What would I write about? I wrestled and prayed about this a lot, actually. The answer that came to me was surprising: space and theology. Weird, huh?
When I started studying theology full-time, my interest in physics and space diminished but never went away. I ended up minoring in physics in college, and I took a couple of extra physics courses just for fun. As I went on to graduate studies in theology, I tried to keep up with contemporary science, especially anything involving space, through the internet and a subscription to Discover Magazine. I’d find little ways to challenge myself with math to keep up those skills, like refusing using a calculator or solving simple word problems in my head. (Sad to say it didn’t work as I’d hoped. I have forgotten way too much trigonometry and calculus.) I also read my fair share of sci-fi novels to stoke my imagination. And I maintained an ongoing fascination with the stars. On clear nights I’d sometimes find myself just standing outside and looking up for a while, feeling a sense of awe and longing at the knowledge that they were so immense and so far away.
As I was asking myself what I’d write about (and read about, of course), that interest in space and physics suddenly resurged. I’d been reading more sci-fi, which was probably part of it. But there was also an sudden, intense awareness that the intersection of space and theology are important. I realized it’s a real possibility that humans will colonize Mars in the next 50-100 years. It’s not guaranteed, but it’s also not out of the question. Whenever that happens, for the first time in the history of our species, humankind will inhabit two planets instead of one. That might occur in my or my children’s lifetime. What will that mean for people of faith, who believe God created the heavens and the earth? Either we’ll have to say people live in “the heavens” or that there are two “earths.” Which is preferable? How do we decide? Even now, humans who spend time in space have a view of earth from above, the kind of view that for most of human existence we thought only God could have. Does that make us somehow more Godlike? Does it make God seem nearer, or farther away?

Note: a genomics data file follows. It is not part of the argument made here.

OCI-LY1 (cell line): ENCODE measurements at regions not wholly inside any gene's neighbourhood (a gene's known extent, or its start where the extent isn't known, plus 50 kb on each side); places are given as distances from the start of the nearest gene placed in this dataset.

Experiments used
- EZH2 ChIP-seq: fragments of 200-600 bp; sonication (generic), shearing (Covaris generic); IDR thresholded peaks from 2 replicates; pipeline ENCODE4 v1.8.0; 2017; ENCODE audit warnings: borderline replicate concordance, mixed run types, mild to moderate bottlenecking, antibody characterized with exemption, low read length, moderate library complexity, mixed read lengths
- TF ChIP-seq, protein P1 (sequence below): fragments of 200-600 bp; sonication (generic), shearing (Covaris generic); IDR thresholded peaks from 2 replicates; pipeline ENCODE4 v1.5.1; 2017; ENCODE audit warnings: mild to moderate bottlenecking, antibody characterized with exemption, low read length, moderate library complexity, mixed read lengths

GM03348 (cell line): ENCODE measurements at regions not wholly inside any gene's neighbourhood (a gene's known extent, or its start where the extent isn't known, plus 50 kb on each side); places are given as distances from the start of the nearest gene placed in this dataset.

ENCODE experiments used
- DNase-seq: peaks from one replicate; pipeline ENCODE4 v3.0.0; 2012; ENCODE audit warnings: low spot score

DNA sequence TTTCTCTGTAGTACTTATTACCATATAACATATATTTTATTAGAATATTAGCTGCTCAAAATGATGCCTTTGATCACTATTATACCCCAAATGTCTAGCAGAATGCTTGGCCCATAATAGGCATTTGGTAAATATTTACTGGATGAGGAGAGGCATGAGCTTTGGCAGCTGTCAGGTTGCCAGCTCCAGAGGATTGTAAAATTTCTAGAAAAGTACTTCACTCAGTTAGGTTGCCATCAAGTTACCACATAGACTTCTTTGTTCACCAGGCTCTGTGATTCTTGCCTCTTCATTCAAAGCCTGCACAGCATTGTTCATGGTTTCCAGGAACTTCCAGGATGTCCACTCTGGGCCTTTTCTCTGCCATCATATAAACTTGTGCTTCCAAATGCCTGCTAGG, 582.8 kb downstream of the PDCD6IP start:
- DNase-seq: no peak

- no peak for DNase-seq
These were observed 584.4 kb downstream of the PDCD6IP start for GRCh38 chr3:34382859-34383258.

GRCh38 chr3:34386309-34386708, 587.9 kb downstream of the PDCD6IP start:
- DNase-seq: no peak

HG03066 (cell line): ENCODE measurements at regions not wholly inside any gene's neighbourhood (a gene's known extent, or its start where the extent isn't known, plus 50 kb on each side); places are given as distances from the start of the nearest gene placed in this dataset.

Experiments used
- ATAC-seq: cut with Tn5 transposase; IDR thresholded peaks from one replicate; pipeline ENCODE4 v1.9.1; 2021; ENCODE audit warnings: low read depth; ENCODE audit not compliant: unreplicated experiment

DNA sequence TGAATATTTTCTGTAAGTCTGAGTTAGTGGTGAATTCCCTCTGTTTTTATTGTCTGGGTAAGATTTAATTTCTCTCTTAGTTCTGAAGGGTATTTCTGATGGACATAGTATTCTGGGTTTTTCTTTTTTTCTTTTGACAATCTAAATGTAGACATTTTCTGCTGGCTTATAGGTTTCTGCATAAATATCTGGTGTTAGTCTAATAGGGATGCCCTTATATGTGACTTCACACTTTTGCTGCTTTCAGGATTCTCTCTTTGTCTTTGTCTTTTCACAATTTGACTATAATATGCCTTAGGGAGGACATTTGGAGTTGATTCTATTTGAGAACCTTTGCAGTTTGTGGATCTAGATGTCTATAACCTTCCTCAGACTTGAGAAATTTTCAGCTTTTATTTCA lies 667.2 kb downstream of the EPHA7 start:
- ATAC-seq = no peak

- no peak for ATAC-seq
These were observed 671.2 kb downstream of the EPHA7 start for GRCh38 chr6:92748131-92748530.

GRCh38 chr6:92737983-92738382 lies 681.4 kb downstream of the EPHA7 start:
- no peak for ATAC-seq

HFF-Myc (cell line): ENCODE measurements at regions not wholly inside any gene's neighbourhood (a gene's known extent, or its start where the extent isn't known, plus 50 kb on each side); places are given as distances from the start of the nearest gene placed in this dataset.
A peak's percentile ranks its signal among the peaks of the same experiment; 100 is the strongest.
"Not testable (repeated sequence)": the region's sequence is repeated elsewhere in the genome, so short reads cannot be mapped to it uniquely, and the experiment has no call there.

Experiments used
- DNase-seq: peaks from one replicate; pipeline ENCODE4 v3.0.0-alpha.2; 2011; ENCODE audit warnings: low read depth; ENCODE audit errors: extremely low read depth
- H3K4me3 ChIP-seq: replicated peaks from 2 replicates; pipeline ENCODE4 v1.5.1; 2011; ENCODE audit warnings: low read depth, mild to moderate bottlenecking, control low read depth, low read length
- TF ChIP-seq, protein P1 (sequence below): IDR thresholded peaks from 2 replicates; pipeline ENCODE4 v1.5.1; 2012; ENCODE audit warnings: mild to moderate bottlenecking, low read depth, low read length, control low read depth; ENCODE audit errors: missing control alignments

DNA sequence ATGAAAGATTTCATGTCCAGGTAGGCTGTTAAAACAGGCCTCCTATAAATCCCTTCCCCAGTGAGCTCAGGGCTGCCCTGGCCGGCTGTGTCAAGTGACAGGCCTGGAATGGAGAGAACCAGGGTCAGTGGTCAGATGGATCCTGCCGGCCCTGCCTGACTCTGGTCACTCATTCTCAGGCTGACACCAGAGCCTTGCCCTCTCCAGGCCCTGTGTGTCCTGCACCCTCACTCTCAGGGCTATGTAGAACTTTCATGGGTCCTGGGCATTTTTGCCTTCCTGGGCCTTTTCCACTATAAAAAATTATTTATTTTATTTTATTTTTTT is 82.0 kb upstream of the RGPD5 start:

Astronomers tell us that in the next 50-100 years, humans will have a more informed answer about whether or not there is intelligent life, or even any life, elsewhere in the universe. We won’t get a definitive “no,” because it’s hard to prove a negative, but we might search extensively, find no life, and conclude that it must be rare, if it exists. Or we might get a definitive “yes.” Either way, it will say something theologically important about our place in the universe and our relationship with the God who created us.
These questions matter, and the answers aren’t easy to find. How can they be? Space is so vast, and space exploration is still so new. And yet, in the Bible and the Christian tradition, along with our ability to think and question, we have the resources to begin looking for those answers. It will stretch our theological minds and imagination. So, I’m asking these questions and thinking about them. And, yes, reading and writing about them.
For me, it’s an exercise in spiritual growth, because I meet God when I’m asking tough questions from the standpoint of faith seeking understanding. It might also be an opportunity to contribute to larger theological conversations, if my thinking and writing leads to new insights about God and the Christian faith. I hope they do. And if you’re reading this, I hope my writing will inspire you to look for God where the stars meet the Christian faith.